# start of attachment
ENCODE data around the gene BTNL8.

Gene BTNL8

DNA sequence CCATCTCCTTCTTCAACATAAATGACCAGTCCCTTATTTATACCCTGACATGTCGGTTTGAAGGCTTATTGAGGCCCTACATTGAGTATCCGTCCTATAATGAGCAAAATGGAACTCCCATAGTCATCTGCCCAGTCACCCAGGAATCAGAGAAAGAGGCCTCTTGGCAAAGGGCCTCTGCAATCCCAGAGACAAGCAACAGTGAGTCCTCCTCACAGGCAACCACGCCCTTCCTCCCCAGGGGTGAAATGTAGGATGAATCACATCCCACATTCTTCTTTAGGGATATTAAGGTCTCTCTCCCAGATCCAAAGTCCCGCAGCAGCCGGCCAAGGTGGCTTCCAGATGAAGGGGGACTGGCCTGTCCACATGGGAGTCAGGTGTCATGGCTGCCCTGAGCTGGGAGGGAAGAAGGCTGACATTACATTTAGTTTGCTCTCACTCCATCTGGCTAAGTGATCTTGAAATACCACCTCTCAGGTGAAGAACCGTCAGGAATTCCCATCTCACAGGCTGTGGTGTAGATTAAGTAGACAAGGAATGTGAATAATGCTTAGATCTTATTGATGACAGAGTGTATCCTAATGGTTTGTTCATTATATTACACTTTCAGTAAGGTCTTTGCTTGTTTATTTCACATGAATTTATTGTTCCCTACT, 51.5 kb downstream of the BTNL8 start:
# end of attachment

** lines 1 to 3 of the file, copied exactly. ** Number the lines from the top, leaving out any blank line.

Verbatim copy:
ENCODE data around the gene BTNL8.

Gene BTNL8

DNA sequence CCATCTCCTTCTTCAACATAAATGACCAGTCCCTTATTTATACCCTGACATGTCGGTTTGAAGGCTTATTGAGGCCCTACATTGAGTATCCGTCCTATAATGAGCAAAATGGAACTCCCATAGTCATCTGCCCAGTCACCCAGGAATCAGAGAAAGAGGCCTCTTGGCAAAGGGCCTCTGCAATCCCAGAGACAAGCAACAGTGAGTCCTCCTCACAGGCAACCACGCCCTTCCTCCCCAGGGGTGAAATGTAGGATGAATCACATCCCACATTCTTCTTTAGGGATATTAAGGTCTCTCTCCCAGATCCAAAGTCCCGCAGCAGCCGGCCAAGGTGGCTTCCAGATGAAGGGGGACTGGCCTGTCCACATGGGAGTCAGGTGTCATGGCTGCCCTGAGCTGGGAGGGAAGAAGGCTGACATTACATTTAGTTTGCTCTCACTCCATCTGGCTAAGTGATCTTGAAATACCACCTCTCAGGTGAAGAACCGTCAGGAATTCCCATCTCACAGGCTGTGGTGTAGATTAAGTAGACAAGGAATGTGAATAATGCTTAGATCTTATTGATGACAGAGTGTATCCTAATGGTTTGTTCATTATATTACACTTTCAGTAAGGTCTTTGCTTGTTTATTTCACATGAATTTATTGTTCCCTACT, 51.5 kb downstream of the BTNL8 start: